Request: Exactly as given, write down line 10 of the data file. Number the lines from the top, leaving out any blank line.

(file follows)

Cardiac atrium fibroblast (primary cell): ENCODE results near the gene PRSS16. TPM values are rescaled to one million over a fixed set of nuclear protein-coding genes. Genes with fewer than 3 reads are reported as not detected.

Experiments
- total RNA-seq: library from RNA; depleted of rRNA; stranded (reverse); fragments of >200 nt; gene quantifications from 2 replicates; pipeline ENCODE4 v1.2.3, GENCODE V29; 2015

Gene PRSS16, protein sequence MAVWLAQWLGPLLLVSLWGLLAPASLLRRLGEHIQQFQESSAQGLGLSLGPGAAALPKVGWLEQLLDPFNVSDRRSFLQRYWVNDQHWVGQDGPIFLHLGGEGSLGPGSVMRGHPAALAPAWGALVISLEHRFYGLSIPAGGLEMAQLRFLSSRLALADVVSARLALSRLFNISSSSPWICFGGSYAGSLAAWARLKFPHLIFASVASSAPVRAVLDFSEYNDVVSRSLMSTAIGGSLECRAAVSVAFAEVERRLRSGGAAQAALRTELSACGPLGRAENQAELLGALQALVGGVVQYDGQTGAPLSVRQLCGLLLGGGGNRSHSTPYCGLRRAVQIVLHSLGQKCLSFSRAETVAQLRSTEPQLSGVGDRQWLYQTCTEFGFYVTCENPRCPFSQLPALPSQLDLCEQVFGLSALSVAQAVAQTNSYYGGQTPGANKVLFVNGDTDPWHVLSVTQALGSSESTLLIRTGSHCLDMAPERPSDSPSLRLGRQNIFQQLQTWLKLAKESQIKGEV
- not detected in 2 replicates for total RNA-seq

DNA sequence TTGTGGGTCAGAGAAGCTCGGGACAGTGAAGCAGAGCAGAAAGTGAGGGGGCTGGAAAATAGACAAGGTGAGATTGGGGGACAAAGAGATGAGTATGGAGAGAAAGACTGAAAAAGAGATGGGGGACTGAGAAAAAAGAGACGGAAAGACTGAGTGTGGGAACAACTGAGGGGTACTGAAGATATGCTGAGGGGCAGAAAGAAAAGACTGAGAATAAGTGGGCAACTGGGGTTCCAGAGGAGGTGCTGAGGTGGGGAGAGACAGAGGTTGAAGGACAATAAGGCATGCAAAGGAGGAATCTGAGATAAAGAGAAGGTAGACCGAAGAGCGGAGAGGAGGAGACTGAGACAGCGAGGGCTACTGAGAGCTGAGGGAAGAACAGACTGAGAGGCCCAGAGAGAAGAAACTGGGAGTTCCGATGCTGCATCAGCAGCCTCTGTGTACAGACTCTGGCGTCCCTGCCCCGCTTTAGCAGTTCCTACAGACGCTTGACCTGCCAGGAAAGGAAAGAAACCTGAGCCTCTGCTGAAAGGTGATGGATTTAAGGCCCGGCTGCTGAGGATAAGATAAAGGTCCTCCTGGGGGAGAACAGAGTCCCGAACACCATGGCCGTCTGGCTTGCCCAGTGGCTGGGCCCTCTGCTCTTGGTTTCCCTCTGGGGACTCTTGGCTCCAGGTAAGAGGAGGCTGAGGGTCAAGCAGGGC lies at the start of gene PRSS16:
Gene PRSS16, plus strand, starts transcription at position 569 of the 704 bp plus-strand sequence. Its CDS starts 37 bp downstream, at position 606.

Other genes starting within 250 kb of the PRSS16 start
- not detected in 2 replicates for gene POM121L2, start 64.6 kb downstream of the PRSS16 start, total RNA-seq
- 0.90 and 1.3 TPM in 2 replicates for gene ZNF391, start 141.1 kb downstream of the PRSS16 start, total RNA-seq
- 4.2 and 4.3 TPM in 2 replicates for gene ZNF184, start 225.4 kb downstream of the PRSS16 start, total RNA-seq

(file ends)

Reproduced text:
- 0.90 and 1.3 TPM in 2 replicates for gene ZNF391, start 141.1 kb downstream of the PRSS16 start, total RNA-seq